When I ask you to name a famous family feud, what names come to mind?
My guess is that 90% of you immediately thought of the Hatfields and McCoy’s. Thankfully, most family feuds don’t result in family members killing each other like theirs did. However, squabbles between family members happen frequently and some of the worst occur over money when a parent or grandparent passes away. Fortunately, there are a lot of seemingly small, trivial steps you can take to prevent some of this family friction.
A simple step that can help keep the peace should you pass away is checking and updating your account beneficiaries on a regular basis. You may have listed a spouse, parent, or sibling when you signed up for a 401k at work and haven’t paid attention to it in the years since. We all experience many changes in life such as: marriages, jobs, children, grandchildren, death, divorce, or blended families. Beneficiaries specified on an account supersede any will so it is vital they are set up correctly.
It's very important to list all of the beneficiaries on each account. Designating one child as the beneficiary because “you know they will split it up evenly” is not the best for your family or for that child. Taxes on some distributed funds are connected to the social security number on the claim form. You may be unknowingly adding a financial burden on to one child. Identifying each beneficiary so they can make their own individual financial decisions is best.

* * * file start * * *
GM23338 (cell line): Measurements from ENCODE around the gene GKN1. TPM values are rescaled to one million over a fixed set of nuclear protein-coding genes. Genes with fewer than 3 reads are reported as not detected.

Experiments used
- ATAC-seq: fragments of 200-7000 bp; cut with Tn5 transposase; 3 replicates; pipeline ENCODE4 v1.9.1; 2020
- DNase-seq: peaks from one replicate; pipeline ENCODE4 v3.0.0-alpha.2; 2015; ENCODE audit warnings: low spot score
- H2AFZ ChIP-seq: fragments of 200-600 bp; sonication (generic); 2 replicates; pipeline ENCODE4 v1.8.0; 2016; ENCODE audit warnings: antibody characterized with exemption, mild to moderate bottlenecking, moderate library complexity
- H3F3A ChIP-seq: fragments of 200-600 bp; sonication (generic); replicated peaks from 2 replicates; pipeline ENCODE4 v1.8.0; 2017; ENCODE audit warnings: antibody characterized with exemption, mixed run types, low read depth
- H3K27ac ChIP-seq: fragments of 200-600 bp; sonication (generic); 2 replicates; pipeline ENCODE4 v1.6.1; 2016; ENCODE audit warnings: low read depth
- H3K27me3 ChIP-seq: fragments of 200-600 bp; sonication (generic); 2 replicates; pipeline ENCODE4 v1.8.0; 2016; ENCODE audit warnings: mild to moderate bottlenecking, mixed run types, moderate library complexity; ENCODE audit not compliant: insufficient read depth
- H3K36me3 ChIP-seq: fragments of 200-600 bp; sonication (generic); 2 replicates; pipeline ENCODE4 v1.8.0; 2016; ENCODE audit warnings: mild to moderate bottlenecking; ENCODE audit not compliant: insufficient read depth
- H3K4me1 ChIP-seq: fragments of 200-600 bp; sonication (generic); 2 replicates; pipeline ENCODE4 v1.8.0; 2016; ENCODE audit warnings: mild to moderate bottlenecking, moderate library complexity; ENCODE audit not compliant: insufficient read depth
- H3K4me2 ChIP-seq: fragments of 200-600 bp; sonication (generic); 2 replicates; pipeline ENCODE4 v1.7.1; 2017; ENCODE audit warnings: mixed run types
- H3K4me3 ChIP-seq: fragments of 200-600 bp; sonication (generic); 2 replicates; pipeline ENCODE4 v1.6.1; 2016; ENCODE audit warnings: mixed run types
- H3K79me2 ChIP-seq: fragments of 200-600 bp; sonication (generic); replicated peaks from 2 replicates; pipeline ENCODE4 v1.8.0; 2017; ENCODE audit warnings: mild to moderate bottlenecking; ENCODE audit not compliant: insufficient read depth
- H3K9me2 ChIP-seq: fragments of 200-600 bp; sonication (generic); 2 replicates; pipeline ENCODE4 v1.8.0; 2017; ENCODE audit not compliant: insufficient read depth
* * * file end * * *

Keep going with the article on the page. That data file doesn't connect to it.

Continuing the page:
Now before you go and start pulling up your accounts online or call your financial advisor, I want to explain one detail you should be mindful of.
A powerful, yet fairly unknown, tool is the Per Stirpes checkbox.
Let me explain it using an example: Say you have 2 children, each with two children of their own, who are listed as 50/50 Primary beneficiaries and one sadly passes away before you do and you never updated your beneficiaries.
If that Per Stirpes box is not checked the surviving child will receive 100% of the account.
However, if that Per Stirpes box is checked then the deceased’s share will pass through to their heirs, your grandchildren!
That little checkbox could be the difference between a smooth transition and starting a family feud.